Tuesday, May 20, 2003

Ky. statewide primary today

Hopefuls stumping down to the wire

By Joe Biesk
The Associated Press

LEXINGTON - Ernie Fletcher cast an absentee ballot, presumably for himself, before dashing off to a fund-raiser and a pair of rallies for his gubernatorial campaign Monday. Then it was a flight back to Washington for his day job - congressman for the 6th District.

A jammed schedule was the norm for Fletcher and other candidates for governor on the final full day of campaigning for today's Kentucky primary. Polling places will be open 6 a.m. to 6 p.m.

Candidates for statewide offices:
Ben Chandler and Charlie Owen
Jody Richards and Tony Miller
Otis Hensley and Richard Robbins
Ernie Fletcher and Steve Pence
Steve Nunn and Bob Heleringer
Rebecca Jackson and Robbie Rudolph
Virgil Moore and Don Bell


Russ Maple
H. "Gippy" Graham
J. "Joe B." Lanter
Trey Grayson


Gregory Stumbo
Ed Hatchett
Chris Gorman
Jack Wood
Timothy Feeley
Philip Kimball


Crit Luallen
Jim Glenn
Michael Wayne Gayhart
Osi Onyekwuluje
Peppy Martin
Basha Cannon Roberts
Linda Greenwell


Jonathan Miller
Adam Koenig


Steve Meredith
Roy A. Massey
Glen D. Holbrook
Alice Woods Baesler
Barney Hornback
Joey Pendleton
Jimmy "Gabe" Turner
T.E. "Beck" Beckham
L.W. "Buck" Beasley
Richie Farmer

Democrat Jody Richards had an itinerary that took him nearly from one end of the state to the other. He began the day at breakfast with long-haul drivers at a truck stop near Ashland. He was going as far as Paducah.

In between, Richards ducked into Lexington's largest mall to shake hands and eat lunch - Chinese - in the mall's food court.

He still was savoring endorsements from two former rivals - Bruce Lunsford, who abruptly quit the race Friday, and Lt. Gov. Steve Henry, who organized a campaign for the nomination but stopped short of entering the primary. Richards said he sensed "a dynamic momentum change."

Richards' main Democratic opponent, Attorney General Ben Chandler, was ailing and had a badly rasping voice but campaigned in Mount Sterling and used a satellite truck to make himself available for news-hour television interviews. Chandler was ending the day with rallies at an electrical workers union hall in Louisville and in Versailles, his hometown.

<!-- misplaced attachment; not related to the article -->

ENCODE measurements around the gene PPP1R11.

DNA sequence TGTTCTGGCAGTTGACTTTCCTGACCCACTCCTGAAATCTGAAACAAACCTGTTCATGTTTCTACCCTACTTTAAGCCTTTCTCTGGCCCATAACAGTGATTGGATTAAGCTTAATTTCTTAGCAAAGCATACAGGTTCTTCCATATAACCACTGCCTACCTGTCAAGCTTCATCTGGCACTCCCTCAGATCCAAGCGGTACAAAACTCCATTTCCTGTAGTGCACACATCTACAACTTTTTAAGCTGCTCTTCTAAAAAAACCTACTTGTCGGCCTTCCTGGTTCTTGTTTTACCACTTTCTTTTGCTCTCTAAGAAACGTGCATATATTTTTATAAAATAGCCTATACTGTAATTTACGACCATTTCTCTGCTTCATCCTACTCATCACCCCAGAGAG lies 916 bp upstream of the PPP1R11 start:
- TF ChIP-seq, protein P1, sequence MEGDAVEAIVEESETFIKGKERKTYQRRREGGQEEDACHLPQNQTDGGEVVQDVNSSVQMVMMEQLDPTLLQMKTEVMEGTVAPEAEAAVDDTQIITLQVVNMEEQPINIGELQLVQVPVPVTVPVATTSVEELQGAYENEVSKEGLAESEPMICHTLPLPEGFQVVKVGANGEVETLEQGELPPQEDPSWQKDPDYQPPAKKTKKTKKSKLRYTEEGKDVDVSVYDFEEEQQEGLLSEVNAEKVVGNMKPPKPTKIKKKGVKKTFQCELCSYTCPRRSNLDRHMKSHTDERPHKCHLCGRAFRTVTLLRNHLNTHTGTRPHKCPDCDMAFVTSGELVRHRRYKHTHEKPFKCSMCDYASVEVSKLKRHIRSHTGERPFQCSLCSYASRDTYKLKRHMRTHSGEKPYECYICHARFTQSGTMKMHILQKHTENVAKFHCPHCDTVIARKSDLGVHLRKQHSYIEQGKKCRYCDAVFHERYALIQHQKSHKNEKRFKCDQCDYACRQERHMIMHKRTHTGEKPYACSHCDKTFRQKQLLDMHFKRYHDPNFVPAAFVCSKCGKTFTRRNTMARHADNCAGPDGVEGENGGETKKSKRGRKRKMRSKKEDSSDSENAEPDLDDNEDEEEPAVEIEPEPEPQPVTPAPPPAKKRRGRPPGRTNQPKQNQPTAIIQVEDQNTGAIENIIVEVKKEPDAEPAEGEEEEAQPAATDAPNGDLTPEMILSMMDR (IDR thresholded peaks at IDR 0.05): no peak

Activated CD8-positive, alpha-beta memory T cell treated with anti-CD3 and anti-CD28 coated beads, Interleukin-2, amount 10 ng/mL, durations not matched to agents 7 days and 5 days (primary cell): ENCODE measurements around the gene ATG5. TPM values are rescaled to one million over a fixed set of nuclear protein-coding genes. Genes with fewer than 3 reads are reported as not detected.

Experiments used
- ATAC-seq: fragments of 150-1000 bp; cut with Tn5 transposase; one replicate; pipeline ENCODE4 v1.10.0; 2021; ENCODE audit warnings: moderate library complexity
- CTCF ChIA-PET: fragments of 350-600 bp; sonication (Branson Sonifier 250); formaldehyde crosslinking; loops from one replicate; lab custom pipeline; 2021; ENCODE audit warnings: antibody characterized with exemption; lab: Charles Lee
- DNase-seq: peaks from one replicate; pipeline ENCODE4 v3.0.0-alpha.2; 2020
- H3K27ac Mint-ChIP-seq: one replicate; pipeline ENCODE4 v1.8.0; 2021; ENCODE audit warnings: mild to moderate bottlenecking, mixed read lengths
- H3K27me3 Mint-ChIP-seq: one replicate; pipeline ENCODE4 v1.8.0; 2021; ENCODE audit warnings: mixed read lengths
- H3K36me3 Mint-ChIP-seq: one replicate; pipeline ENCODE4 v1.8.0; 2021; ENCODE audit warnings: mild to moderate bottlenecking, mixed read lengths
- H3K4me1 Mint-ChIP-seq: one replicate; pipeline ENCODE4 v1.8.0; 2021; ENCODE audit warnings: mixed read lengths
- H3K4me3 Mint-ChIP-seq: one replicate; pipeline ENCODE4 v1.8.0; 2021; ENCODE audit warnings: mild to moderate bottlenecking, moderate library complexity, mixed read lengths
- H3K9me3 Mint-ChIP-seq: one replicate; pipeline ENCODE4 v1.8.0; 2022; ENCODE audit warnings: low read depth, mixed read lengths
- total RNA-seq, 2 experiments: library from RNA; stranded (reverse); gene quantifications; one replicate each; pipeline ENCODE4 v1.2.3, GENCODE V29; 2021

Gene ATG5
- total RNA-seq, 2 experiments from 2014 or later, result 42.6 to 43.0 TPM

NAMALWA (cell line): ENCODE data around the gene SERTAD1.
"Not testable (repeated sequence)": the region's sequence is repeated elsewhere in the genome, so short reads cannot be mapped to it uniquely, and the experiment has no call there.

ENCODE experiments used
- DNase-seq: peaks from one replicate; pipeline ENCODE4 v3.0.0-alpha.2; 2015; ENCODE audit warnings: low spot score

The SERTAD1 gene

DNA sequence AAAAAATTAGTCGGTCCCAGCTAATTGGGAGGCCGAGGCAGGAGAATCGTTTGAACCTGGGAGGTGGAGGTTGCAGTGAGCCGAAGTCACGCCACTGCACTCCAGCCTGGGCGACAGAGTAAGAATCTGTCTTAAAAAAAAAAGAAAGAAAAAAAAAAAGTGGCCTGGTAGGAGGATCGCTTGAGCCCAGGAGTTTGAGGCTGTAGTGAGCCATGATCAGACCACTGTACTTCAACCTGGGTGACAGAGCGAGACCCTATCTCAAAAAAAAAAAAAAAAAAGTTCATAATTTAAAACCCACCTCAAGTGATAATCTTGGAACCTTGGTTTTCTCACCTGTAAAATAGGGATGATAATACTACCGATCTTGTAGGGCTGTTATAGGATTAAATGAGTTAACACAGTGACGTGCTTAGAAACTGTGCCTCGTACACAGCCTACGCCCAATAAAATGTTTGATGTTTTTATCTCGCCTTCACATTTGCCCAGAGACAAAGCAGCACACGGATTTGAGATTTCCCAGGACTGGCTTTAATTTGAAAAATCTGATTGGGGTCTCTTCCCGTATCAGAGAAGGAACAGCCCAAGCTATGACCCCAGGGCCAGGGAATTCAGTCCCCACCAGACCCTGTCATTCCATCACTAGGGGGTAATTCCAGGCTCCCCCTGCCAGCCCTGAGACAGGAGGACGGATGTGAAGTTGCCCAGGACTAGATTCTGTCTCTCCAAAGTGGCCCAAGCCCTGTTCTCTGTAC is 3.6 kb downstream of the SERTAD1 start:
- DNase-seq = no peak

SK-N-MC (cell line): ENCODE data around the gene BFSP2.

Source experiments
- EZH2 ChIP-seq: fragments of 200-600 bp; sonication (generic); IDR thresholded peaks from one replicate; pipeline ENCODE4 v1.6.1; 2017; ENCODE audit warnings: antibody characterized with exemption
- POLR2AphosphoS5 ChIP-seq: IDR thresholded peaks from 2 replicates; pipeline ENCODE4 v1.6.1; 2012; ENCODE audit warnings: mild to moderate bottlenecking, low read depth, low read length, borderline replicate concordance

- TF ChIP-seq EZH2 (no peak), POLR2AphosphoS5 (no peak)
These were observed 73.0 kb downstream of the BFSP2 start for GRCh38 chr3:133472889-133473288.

Chandler told about 80 supporters at the Louisville event not to be complacent. "Don't think we've got it won," he said. "It's looking that good, but there's only one poll that counts, and that's the one that gets taken tomorrow."

Republican Rebecca Jackson stayed in Louisville, her political base. Steve Nunn spent the day in Louisville, then planned to campaign Monday night in Lexington.

Pollsters deemed Fletcher to be the Republican front-runner, but he was having none of it Monday.

"You never want to take anything for granted. Voters expect more than that, and they deserve more than taking an election for granted," Fletcher said. "We're out working very hard, letting them know we want their vote, and we appreciate it."

Jackson, a former clerk and judge-executive of Jefferson County, spent the day in her hometown, trying to drum up voter turnout. "It would be crucial to come out ahead in Jefferson County," Jackson said in a telephone interview.

A jammed schedule included morning talk radio, a popular medium for conservatives; catching factory workers during shift changes at both Ford truck plants; old-fashioned "meeting and greeting" of people downtown; and a prayer meeting by Jackson's volunteer "prayer committee" at her church, Highview Baptist. "It's very important. I am a woman of faith, and it is my top priority," she said.

Nunn also was on talk radio - the John Ziegler show on WHAS - which resulted in perhaps the most unusual exchange of the day. It was about Nunn's wife, Tracy.

Ziegler said there were "elements of her personality that kind of freak me out," such as at a previous appearance on his show, when the couple had to confer with each other before answering questions. "That, I thought, was a bit strange," Ziegler said.

Nunn said he thought Republicans "would be proud to have a husband and wife team, not only in a campaign but in the governor's office." He cited his mother, Beulah Nunn, an activist for historic preservation during and after the administration of his father, former Gov. Louie B. Nunn.

"After the last year or so with the governor and first lady's problems, I think it's refreshing to have a husband and wife who work together and understand each other," Nunn said, referring to strained relations between Gov. Paul Patton and first lady Judi Patton since the governor's disclosure of an extramarital affair.

Also on the ballot Tuesday are Republican Virgil Moore of Leitchfield and Democrat Otis Hensley of Wallins. Both have conducted limited campaigns.

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